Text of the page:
“Kazoku Game (The Family Game),” directed by the late Yoshimitsu Morita and released in 1983, remains a movie milestone. A cynical black comedy, it presented to the world a distillation of the less edifying social outcomes of Japan’s postwar economic miracle. The Numata family are invaded by a private tutor named Yoshimoto (Yusaku Matsuda), who reveals the mendacity undergirding their idealized middle-class existence. He has been hired to get the younger of the two Numata boys, Shigeyuki, into a good high school, which he does through intimidation and coercion, and in the process shows how conventional scholastic endeavor merely prepares students for the conformity of the salaryman life embodied by their father (Juzo Itami), who is too involved with work to understand his sons much less his distracted, oblivious stay-at-home wife (Saori Yuki).
Yoshimoto succeeds and the family celebrate with an elaborate meal at their iconic designer dining table, refusing to acknowledge the spiritual rot eating away at the household while the tutor literally makes a mess of the ritual. This is where the movie veered most dramatically from its source material, a 1981 novel by Yohei Honma that was also adapted numerous times for TV, first as a two-hour TV Asahi drama in late 1982, and second as a six-part TBS series in late summer 1983. In the latter the Numatas live in a public-housing block and the father is a self-employed mechanic who has worked his way up in the world. He wants his sons to have what he couldn’t have, which is why he hires Yoshimoto, played by rocker Tsuyoshi Nagabuchi. It’s less caustic than Morita’s movie but delivers the same message.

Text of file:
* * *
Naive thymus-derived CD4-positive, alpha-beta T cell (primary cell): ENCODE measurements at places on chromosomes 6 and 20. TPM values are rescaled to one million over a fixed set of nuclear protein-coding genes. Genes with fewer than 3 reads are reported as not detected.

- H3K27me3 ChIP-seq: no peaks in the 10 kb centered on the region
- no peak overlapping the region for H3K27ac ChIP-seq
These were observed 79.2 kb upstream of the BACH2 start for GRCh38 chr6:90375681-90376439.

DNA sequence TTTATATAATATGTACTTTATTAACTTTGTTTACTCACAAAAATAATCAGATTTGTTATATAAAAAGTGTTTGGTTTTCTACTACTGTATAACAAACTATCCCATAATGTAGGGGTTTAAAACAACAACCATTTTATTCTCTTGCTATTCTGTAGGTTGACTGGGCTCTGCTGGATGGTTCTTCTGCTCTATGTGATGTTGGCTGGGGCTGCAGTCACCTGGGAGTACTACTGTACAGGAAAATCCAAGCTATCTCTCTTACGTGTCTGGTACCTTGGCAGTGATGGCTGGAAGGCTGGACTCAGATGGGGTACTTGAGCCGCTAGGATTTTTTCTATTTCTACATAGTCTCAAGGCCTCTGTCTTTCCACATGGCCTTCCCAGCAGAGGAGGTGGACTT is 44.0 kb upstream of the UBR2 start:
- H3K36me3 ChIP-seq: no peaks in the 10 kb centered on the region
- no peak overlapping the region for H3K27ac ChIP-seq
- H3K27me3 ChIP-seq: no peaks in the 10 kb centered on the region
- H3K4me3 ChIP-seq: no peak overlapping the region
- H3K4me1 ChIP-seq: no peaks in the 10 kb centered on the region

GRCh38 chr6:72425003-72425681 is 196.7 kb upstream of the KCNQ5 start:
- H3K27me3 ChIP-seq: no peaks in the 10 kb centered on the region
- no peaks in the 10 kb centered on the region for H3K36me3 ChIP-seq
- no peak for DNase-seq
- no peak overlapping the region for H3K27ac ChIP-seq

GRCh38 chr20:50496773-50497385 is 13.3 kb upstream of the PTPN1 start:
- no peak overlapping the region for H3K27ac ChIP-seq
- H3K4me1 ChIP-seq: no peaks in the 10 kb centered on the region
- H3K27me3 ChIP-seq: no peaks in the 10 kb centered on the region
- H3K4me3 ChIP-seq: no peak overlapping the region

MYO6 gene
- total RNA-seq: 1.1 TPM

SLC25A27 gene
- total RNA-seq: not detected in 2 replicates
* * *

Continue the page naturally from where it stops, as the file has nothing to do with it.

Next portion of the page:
Apparently that message is still relevant, because Fuji TV is currently broadcasting a new version of “Family Game” (Wed., 10 p.m.) set in the present and starring Sho Sakurai (from boy band Arashi) as Yoshimoto. What made Morita’s vision affecting was his recognition that the hypocrisy on display was inherent in the culture at large and thus implacable. The new version takes that hypocrisy for granted, but uses it to titillate. It exaggerates the elements that made the movie shocking. The characters aren’t just deluded, they’re twisted. Matsuda’s tutor was an antisocial loser with a streak of cruelty. Sakurai’s is a full-blown sociopath. Matsuda struck Shigeyuki just to get a rise out of him. Sakurai not only strikes Shigeyuki (Seishu Uragami), he practically destroys the Numata home on a weekly basis, cackling all the while like the Wicked Witch of the West. Matsuda’s power over the Numata household came from the force of his personality. Sakurai’s power is of the purely calculating kind, as is the writing in general.